If you haven’t heard, local SEO is taking over. More than 20 percent of Google searches are for a local business. That number doubles on mobile devices, and it’s starting to show in the SERPs. When was the last time you searched and got only the traditional 10 organic listings? SERPs are being inundated with images, videos, rich snippets and above all, local listings, and these are exactly where consumers are navigating to.
Recently captured eye-tracking data for Google searches found that users are gravitating toward the Google Places listings over the organic listings, whether it’s the 7-pack or mixed with natural listings, as noted by the heat map below.
Google likes to make things tricky, and since it’d be too easy to have the same algorithm for Google Places and organic listings, you’re playing in an entirely different ballgame with local SEO. It should go without saying that you need a Google Places page to get ranked in local listings. Once it’s set up and optimized with exact categories, pictures and videos, the real fun begins: getting citations.
Citations are for local SEO as what links are for natural listings. The more places your business information is listed consistently, the easier search engines can find your business, and the better your local rankings will be. So, where do you get those citations?
Join The Aggregators
People don’t just rely on search engines to find local businesses. There are hundreds of local directories that that people use to search, and you should get a page set up on each. Not only will it help your local SEO, but it also gives another way for people to find you. Each industry will have its own set of aggregators, and doing a search for “City + industry” will help you find your options.
Here’s a list of the biggest general ones that you need to be listed in:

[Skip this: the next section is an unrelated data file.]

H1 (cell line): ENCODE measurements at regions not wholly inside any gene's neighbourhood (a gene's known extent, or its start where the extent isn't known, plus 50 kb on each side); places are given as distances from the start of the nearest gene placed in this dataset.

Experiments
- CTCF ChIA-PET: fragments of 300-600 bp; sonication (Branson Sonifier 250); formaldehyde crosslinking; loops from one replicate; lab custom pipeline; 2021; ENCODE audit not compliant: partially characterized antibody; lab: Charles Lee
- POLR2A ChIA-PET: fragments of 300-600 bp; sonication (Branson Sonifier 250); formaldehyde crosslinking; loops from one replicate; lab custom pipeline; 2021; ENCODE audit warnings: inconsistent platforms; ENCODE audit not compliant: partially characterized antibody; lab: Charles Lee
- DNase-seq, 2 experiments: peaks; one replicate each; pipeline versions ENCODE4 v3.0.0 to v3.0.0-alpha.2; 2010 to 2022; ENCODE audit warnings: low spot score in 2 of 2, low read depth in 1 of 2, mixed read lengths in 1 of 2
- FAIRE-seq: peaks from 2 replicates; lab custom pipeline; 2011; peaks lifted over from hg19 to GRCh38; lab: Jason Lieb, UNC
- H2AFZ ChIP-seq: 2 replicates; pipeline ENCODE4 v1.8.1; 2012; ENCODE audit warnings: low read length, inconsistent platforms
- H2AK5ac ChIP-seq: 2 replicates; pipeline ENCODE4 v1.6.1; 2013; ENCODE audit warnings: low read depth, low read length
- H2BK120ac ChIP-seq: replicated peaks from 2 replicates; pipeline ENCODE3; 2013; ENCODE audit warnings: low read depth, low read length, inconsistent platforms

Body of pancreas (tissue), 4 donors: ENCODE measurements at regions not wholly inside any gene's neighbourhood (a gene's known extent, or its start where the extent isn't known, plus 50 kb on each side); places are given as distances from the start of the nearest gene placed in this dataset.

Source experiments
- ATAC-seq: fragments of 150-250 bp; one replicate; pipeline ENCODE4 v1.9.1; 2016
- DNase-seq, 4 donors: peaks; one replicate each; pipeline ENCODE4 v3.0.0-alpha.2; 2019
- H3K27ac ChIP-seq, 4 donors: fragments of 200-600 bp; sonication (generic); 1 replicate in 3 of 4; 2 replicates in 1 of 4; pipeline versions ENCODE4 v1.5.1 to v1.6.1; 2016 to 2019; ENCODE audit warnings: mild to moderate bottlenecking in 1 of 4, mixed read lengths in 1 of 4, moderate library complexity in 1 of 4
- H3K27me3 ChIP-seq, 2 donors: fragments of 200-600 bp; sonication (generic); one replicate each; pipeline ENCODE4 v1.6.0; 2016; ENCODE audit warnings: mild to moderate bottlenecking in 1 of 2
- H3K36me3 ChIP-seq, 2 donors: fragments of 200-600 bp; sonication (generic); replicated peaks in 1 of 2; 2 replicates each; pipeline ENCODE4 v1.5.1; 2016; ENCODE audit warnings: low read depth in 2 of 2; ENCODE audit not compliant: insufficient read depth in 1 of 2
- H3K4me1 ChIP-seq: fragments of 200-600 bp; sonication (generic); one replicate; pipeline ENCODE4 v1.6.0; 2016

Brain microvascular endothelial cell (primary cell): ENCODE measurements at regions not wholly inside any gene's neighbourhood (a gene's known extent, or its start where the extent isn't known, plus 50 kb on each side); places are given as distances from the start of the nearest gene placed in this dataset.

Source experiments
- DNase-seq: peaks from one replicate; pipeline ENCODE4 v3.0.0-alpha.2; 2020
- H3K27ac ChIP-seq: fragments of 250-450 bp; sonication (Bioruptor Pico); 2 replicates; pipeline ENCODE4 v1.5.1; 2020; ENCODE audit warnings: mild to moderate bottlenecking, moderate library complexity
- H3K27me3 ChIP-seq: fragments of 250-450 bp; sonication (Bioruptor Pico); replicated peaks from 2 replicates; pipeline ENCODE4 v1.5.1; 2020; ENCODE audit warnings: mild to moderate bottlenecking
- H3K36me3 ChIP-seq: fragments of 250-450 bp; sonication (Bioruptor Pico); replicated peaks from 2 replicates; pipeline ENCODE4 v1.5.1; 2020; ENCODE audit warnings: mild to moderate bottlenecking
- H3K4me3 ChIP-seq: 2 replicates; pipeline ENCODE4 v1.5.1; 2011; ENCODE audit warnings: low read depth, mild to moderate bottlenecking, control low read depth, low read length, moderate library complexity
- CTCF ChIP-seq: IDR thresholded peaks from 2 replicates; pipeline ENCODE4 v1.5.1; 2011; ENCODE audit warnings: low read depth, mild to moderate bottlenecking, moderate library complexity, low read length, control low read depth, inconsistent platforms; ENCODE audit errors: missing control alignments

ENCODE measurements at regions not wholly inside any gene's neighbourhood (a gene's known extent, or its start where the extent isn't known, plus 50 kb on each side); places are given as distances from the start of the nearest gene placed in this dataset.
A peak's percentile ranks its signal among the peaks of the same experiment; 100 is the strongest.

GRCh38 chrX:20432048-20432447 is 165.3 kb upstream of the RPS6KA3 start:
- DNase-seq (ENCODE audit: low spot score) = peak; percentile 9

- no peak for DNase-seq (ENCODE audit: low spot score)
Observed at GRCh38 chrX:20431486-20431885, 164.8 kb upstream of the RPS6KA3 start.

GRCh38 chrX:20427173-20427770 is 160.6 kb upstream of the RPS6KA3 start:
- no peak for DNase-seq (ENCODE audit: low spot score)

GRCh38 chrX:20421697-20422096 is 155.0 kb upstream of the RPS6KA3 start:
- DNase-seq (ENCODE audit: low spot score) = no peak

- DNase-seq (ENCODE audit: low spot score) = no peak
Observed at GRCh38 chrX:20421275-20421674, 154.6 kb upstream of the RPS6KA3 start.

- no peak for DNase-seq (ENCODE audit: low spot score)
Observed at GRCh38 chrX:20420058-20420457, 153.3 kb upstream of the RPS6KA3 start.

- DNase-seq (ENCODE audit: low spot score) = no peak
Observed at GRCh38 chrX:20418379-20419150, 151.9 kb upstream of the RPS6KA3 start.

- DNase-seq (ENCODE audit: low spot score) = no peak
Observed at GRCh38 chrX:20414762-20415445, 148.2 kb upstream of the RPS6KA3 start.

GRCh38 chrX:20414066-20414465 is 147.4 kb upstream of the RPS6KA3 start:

- City Search
- Urban Spoon and OpenTable (for restaurants)
- Yellow Pages
- Angie’s List
- Express Update USA (formally infoUSA)
- Yahoo Local
- Trip Advisor
- Merchant Circle
- Dex Knows
- Insider Pages
- Shop City
- Judy’s Book
- Yellow Bot
Search For Your Competitors
You should always check to see what your competition is doing, and for local SEO, you want to find where they’re listed. Searching for their business name and phone number in quotation marks will bring you additional places that you can also list your business information.
Searching without the area code typically brings up more localized places. You can also search the business name with the address and city name. You’ll likely need to click through a couple of pages in Google since the first page will be results related to that business specifically.
Social Media & Local Blogs
Local bloggers also typically have a local business/vendors page that typically list places in their area. Searching for your city name + blog should be your first starting point.
You can also narrow down the results some by adding in your industry: If you’re a restaurant, search for city name + food blogs. Blogs.com and Networked Blogs are also good places to start looking for local blogs in your area.
Finally, search for the national blogs that have a local counter part. For example, The Knot has a local vendor database where you can put your business information if you provide any wedding services, like venues, catering, hair salons, florists, DJs, and transportation. Other options include Patch, The Business Journals, GalTime and BlogHer.
Local Directories & Newspapers
If people are looking for a local business, they don’t just look to search engines. Local newspapers and local directories are an easy way to grab a citation, and these typically have a higher value since they’re focused only on one area.
If you host events, submit them to your local newspapers’ calendar listing. Some local newspapers will also have a business listing database that you can submit your information to.
Search for “city name + business listings” and “city name + directory” to find more results. With these searches, you’ll likely also see PPC ads of additional places to get listed.
Again, putting in your industry will also narrow down results, and you can also just search for your industry, IE “dentist directories” or “Atlanta dentist listings.” And don’t forget your city’s chamber of commerce website.
Whitespark has also created a local citation finder that does much of the leg work for you — for a price, of course, but they do have limited free version available. The most important thing to remember is consistency is key. For example, if you have “Street” on your Places page, make sure it’s “Street”, not “St.”, across all citations as well.
Opinions expressed in the article are those of the guest author and not necessarily Search Engine Land.